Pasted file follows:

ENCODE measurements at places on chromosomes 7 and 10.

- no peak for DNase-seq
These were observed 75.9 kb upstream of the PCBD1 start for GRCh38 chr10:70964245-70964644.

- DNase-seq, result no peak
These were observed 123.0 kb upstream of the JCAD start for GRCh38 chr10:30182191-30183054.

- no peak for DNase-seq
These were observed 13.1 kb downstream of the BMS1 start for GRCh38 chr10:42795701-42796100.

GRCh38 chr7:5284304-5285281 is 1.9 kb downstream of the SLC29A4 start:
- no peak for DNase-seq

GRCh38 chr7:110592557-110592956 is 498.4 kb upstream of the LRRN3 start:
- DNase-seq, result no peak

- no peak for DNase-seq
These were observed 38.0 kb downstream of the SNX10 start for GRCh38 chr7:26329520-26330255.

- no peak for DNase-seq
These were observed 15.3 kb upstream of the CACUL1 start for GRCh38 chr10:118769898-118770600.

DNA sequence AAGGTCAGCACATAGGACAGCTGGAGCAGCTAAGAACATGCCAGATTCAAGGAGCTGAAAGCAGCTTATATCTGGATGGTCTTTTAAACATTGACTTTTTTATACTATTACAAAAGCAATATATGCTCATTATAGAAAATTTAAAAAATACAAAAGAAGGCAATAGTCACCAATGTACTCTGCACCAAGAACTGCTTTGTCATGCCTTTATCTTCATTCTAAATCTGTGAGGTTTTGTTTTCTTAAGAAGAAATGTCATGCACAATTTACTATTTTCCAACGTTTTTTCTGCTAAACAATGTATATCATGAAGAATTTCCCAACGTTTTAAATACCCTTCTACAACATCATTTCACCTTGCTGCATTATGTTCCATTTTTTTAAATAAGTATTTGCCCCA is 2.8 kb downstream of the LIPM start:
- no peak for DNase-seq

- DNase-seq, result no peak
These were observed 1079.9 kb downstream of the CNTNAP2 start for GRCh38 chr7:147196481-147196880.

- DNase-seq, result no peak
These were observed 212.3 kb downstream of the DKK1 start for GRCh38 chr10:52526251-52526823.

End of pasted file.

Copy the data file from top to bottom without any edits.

ENCODE measurements at places on chromosomes 7 and 10.

- no peak for DNase-seq
These were observed 75.9 kb upstream of the PCBD1 start for GRCh38 chr10:70964245-70964644.

- DNase-seq, result no peak
These were observed 123.0 kb upstream of the JCAD start for GRCh38 chr10:30182191-30183054.

- no peak for DNase-seq
These were observed 13.1 kb downstream of the BMS1 start for GRCh38 chr10:42795701-42796100.

GRCh38 chr7:5284304-5285281 is 1.9 kb downstream of the SLC29A4 start:
- no peak for DNase-seq

GRCh38 chr7:110592557-110592956 is 498.4 kb upstream of the LRRN3 start:
- DNase-seq, result no peak

- no peak for DNase-seq
These were observed 38.0 kb downstream of the SNX10 start for GRCh38 chr7:26329520-26330255.

- no peak for DNase-seq
These were observed 15.3 kb upstream of the CACUL1 start for GRCh38 chr10:118769898-118770600.

DNA sequence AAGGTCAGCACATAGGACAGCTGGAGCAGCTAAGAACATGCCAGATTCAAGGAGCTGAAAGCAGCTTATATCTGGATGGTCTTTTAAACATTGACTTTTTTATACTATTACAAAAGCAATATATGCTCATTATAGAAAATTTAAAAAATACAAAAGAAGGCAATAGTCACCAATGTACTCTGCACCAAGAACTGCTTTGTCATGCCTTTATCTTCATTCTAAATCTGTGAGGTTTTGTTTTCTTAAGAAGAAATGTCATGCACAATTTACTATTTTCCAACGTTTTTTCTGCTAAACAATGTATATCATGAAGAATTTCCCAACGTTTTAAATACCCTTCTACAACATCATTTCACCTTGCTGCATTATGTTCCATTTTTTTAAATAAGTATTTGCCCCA is 2.8 kb downstream of the LIPM start:
- no peak for DNase-seq

- DNase-seq, result no peak
These were observed 1079.9 kb downstream of the CNTNAP2 start for GRCh38 chr7:147196481-147196880.

- DNase-seq, result no peak
These were observed 212.3 kb downstream of the DKK1 start for GRCh38 chr10:52526251-52526823.